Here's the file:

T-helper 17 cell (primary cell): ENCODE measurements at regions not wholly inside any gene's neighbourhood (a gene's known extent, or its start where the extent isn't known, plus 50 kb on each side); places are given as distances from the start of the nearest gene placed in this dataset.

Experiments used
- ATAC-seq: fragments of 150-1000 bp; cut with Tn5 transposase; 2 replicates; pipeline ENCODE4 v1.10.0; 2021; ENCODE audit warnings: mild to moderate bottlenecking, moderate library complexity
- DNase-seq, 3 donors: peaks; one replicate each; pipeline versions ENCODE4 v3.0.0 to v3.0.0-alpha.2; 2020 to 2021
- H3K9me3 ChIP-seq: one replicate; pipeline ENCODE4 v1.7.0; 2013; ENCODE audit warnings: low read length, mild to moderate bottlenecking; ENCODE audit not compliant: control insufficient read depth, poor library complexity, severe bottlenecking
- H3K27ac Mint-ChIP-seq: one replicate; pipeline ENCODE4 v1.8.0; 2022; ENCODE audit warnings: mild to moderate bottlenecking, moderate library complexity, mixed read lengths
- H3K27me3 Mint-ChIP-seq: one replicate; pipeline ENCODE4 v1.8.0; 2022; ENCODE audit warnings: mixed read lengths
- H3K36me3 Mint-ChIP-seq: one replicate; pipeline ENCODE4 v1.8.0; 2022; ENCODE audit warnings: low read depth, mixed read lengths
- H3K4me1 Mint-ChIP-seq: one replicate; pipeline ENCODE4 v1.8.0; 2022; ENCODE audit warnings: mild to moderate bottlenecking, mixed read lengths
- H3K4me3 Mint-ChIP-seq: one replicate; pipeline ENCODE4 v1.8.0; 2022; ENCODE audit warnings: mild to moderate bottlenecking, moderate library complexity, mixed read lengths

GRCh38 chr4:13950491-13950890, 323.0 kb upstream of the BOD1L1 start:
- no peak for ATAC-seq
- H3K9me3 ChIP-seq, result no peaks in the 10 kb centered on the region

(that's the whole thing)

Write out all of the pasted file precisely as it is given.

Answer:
T-helper 17 cell (primary cell): ENCODE measurements at regions not wholly inside any gene's neighbourhood (a gene's known extent, or its start where the extent isn't known, plus 50 kb on each side); places are given as distances from the start of the nearest gene placed in this dataset.

Experiments used
- ATAC-seq: fragments of 150-1000 bp; cut with Tn5 transposase; 2 replicates; pipeline ENCODE4 v1.10.0; 2021; ENCODE audit warnings: mild to moderate bottlenecking, moderate library complexity
- DNase-seq, 3 donors: peaks; one replicate each; pipeline versions ENCODE4 v3.0.0 to v3.0.0-alpha.2; 2020 to 2021
- H3K9me3 ChIP-seq: one replicate; pipeline ENCODE4 v1.7.0; 2013; ENCODE audit warnings: low read length, mild to moderate bottlenecking; ENCODE audit not compliant: control insufficient read depth, poor library complexity, severe bottlenecking
- H3K27ac Mint-ChIP-seq: one replicate; pipeline ENCODE4 v1.8.0; 2022; ENCODE audit warnings: mild to moderate bottlenecking, moderate library complexity, mixed read lengths
- H3K27me3 Mint-ChIP-seq: one replicate; pipeline ENCODE4 v1.8.0; 2022; ENCODE audit warnings: mixed read lengths
- H3K36me3 Mint-ChIP-seq: one replicate; pipeline ENCODE4 v1.8.0; 2022; ENCODE audit warnings: low read depth, mixed read lengths
- H3K4me1 Mint-ChIP-seq: one replicate; pipeline ENCODE4 v1.8.0; 2022; ENCODE audit warnings: mild to moderate bottlenecking, mixed read lengths
- H3K4me3 Mint-ChIP-seq: one replicate; pipeline ENCODE4 v1.8.0; 2022; ENCODE audit warnings: mild to moderate bottlenecking, moderate library complexity, mixed read lengths

GRCh38 chr4:13950491-13950890, 323.0 kb upstream of the BOD1L1 start:
- no peak for ATAC-seq
- H3K9me3 ChIP-seq, result no peaks in the 10 kb centered on the region